Regulations eyed after injuries, deaths associated with button batteries ingested by kids

Doctors say a handful of kids show up in the emergency room each year after trying to swallow a battery.
Published: Mar. 14, 2023 at 3:52 PM HST|Updated: Mar. 15, 2023 at 12:59 PM HST
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HONOLULU (HawaiiNewsNow) - Tiny round lithium batteries are able to power many devices in your home, but they’re dangerous to leave lying around for a toddler to find.

Dr. Camilla Fraga Lovejoy, of the Kapiolani Medical Center for Women and Children, said a handful of kids show up in the emergency room each year after trying to swallow a battery.

“The main worry is actually when it’s stuck in your esophagus, that’s when it causes the major damage,” Lovejoy said, adding it takes just minutes for the battery to start damaging the throat.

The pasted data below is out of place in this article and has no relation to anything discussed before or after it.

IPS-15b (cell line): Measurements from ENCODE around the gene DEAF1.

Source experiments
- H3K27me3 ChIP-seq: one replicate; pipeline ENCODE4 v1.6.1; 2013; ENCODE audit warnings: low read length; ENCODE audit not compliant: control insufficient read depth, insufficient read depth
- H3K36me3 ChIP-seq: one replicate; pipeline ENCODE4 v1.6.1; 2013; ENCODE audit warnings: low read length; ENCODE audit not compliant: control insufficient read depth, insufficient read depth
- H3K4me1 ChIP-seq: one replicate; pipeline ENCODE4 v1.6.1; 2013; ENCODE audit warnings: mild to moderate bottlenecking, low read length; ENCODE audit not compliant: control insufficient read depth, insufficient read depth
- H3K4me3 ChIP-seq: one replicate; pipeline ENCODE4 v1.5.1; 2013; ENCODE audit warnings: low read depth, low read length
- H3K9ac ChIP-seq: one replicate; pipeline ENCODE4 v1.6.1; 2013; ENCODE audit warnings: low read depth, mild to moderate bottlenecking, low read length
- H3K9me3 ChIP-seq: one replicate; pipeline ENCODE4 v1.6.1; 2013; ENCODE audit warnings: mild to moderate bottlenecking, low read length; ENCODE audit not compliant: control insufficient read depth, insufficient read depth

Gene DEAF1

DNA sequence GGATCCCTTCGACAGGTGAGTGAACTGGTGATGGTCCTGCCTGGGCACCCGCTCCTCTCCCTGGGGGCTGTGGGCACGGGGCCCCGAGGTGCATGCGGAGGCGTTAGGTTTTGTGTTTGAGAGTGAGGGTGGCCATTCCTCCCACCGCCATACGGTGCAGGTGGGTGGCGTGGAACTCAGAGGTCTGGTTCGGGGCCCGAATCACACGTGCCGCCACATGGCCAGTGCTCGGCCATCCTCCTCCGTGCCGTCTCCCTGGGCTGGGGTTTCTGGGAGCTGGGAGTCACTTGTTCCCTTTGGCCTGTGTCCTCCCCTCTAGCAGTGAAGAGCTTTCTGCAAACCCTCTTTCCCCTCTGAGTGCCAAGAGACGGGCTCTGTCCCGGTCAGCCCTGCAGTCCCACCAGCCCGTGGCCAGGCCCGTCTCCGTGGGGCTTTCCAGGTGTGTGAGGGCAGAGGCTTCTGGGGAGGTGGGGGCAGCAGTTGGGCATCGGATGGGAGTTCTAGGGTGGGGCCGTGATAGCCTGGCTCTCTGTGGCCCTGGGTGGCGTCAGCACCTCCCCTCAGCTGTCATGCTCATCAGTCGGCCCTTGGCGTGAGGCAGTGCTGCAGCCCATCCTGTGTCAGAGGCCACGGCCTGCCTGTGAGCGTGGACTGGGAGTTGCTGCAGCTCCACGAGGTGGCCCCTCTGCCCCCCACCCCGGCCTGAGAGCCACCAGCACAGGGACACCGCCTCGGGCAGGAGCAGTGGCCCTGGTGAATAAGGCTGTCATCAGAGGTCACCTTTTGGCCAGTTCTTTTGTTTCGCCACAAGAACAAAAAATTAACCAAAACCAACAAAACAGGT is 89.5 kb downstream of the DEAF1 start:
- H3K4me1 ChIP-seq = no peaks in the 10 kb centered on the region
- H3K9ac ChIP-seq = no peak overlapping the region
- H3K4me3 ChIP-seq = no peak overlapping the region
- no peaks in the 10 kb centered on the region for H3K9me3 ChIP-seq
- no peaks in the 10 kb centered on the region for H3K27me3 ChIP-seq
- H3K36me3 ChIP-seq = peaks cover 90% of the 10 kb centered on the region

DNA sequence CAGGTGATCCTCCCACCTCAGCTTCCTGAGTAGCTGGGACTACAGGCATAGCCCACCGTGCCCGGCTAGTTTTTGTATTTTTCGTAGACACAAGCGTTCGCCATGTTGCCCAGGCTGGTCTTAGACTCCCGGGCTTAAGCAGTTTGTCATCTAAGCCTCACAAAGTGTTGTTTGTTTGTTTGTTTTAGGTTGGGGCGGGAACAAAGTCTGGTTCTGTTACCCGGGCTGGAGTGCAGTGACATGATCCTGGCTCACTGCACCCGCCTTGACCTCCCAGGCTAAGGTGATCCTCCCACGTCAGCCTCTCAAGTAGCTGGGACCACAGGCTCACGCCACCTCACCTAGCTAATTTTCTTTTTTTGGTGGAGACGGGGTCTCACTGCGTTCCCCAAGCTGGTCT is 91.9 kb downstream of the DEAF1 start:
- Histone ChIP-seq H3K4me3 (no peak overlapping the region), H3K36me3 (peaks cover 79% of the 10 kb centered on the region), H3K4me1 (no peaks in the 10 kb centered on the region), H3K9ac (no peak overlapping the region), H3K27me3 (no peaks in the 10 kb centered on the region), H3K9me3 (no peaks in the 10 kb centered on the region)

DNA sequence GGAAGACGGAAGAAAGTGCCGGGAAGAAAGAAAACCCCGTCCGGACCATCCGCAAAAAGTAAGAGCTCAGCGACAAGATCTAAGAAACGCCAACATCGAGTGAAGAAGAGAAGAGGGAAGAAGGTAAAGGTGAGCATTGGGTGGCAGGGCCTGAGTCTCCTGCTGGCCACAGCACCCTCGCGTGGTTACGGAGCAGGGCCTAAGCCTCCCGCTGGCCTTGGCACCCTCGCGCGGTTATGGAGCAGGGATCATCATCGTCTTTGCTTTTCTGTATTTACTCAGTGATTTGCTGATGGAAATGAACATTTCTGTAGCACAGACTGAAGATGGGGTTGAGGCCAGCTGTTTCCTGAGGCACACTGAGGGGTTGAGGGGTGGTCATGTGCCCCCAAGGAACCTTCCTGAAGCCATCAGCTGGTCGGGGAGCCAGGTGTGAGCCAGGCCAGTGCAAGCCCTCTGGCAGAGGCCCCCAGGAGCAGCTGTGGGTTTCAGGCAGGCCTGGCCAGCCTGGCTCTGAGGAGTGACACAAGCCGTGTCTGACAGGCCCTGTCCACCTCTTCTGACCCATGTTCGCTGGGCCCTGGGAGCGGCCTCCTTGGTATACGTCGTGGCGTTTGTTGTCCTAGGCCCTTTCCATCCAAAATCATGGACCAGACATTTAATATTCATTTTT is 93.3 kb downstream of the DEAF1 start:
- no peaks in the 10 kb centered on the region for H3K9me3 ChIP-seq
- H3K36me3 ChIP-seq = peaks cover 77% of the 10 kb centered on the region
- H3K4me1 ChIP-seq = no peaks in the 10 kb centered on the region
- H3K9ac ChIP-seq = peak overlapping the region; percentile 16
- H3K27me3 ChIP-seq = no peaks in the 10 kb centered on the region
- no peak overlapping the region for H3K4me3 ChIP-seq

To show how quickly harm is done, we set up a camera in the Hawaii News Now kitchen. We put a brand new round battery in a chunk of Spam and a dead battery that needed to be replaced into another chunk of Spam.

Here are the results:

To show just how dangerous consuming one of them can be, we placed two batteries into slices of spam to see the chemical reaction.

In 15 minutes, it was clear, the meat had chemical burns and both chunks had started to turn color.

Thirty minutes in, the meat around the new battery started to bubble.

This is what experts say happens to a child’s throat if the battery gets stuck.

HNN Investigative Reporter Lynn Kawano joins "This is Now" to discuss a special series on battery safety.

“It can be life threatening for kids,” Lovejoy said, adding a battery can burn a hole through the esophagus.

In 2020, an 18-month-old Texas girl died days after surgery to remove a button battery that got lodged. Reese Hamsmith’s mother, Trista, pushed for legislative change, calling for more secure packaging and warning labels.

Reese’s Law passed earlier this year.

The button batteries are found in many everyday items, including:

  • car key fobs
  • remote controls
  • kid toys
  • hearing aids
  • watches
  • greeting cards

If you don’t see the child swallow a battery but notice one is missing, check for the signs that include vomiting, drooling, refusing to eat or drink.

If your child also seems to be choking, doctors advise you take the child to the ER immediately or call 911.